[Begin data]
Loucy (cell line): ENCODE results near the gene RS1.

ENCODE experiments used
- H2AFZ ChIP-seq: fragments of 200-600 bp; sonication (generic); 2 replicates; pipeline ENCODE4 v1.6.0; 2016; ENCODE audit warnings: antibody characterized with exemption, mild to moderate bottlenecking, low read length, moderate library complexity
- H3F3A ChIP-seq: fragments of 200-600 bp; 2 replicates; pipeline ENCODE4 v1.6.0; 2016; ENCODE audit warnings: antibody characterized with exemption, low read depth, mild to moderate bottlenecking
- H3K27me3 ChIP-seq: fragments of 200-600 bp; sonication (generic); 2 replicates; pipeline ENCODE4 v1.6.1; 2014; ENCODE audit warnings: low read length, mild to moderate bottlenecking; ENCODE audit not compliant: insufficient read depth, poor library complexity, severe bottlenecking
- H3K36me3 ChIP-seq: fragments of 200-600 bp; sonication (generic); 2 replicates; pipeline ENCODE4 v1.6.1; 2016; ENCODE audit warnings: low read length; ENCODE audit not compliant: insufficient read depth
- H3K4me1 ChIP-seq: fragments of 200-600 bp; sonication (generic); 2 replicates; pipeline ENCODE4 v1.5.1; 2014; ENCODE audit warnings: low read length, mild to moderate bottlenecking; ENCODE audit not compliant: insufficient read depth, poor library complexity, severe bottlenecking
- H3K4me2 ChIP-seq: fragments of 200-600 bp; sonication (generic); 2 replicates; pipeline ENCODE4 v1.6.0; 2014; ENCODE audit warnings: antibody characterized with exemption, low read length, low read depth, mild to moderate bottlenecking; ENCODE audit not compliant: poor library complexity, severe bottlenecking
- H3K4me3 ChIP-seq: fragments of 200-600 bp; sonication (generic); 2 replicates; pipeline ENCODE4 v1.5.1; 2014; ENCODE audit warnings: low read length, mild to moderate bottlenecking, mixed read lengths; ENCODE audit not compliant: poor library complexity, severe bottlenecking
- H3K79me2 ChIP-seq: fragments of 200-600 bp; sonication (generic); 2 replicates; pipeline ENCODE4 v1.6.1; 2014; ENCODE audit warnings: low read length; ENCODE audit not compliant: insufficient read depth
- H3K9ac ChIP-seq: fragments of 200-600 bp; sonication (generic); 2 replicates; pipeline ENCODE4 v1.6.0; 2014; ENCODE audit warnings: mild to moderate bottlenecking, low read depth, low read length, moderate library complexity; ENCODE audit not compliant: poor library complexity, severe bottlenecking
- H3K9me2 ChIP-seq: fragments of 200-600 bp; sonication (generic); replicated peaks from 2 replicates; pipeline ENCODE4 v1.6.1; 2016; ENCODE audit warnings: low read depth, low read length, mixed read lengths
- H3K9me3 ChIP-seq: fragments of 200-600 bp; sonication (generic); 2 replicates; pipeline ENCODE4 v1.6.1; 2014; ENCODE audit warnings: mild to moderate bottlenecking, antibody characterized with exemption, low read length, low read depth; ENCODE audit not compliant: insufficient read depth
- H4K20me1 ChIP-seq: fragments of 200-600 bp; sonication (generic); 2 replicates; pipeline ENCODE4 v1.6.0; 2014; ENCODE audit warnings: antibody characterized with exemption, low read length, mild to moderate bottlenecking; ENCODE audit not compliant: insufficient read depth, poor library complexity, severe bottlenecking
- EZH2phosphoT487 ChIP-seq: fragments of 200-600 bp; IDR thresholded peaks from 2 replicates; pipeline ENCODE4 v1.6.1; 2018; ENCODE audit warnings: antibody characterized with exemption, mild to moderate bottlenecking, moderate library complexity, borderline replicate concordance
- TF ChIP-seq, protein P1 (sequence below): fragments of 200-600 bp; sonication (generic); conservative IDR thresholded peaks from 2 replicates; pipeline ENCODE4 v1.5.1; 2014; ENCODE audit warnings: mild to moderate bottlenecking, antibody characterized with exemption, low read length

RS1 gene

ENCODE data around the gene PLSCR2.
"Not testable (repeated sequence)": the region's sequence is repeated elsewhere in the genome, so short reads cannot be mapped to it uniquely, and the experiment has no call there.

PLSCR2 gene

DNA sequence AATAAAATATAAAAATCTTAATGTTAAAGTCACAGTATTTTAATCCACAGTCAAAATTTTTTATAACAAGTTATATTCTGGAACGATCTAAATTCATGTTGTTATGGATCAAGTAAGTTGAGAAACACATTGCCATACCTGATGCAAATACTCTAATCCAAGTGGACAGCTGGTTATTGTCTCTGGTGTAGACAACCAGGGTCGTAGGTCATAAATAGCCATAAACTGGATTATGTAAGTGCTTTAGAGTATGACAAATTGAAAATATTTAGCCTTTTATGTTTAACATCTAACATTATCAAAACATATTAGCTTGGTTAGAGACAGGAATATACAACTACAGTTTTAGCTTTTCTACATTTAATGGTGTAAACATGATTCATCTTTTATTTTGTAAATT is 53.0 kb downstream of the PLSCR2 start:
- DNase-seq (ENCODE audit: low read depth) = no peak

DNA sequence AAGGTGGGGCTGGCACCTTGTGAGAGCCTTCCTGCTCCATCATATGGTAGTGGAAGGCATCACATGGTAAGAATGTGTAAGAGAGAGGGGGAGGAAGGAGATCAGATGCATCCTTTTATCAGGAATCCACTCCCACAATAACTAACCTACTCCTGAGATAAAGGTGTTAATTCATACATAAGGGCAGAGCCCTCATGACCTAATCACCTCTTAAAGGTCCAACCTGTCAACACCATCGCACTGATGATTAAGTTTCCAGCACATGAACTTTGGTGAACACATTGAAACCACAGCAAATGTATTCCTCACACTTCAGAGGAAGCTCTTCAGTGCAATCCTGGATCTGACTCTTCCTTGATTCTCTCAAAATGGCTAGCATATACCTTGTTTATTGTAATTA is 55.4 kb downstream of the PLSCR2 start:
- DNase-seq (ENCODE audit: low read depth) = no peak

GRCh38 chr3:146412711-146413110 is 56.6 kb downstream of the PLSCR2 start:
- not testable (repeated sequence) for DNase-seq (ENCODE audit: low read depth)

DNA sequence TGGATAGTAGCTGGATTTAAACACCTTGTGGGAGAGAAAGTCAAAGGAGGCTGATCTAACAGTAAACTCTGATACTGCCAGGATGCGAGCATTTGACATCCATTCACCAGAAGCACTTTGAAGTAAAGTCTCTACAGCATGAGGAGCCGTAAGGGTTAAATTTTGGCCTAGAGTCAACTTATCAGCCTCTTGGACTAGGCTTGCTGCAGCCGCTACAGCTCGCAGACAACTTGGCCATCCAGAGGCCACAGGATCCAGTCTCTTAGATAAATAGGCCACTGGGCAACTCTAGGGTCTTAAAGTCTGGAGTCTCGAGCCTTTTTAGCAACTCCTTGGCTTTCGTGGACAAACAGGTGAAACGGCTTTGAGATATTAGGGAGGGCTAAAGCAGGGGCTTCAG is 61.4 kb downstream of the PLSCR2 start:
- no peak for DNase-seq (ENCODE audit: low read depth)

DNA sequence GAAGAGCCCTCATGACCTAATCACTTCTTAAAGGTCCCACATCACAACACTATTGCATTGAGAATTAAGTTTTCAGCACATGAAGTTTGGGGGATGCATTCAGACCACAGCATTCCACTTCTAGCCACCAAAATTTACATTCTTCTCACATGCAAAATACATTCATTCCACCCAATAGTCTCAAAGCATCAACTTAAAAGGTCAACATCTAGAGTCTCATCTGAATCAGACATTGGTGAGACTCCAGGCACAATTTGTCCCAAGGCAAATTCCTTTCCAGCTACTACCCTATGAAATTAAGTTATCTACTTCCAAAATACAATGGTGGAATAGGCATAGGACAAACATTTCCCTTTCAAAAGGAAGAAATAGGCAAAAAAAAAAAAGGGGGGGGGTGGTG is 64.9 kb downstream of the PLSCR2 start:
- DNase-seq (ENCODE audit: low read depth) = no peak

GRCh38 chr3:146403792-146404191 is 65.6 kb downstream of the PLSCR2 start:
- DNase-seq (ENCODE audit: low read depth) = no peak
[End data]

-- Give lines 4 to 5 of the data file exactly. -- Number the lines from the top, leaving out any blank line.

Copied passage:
- H3F3A ChIP-seq: fragments of 200-600 bp; 2 replicates; pipeline ENCODE4 v1.6.0; 2016; ENCODE audit warnings: antibody characterized with exemption, low read depth, mild to moderate bottlenecking
- H3K27me3 ChIP-seq: fragments of 200-600 bp; sonication (generic); 2 replicates; pipeline ENCODE4 v1.6.1; 2014; ENCODE audit warnings: low read length, mild to moderate bottlenecking; ENCODE audit not compliant: insufficient read depth, poor library complexity, severe bottlenecking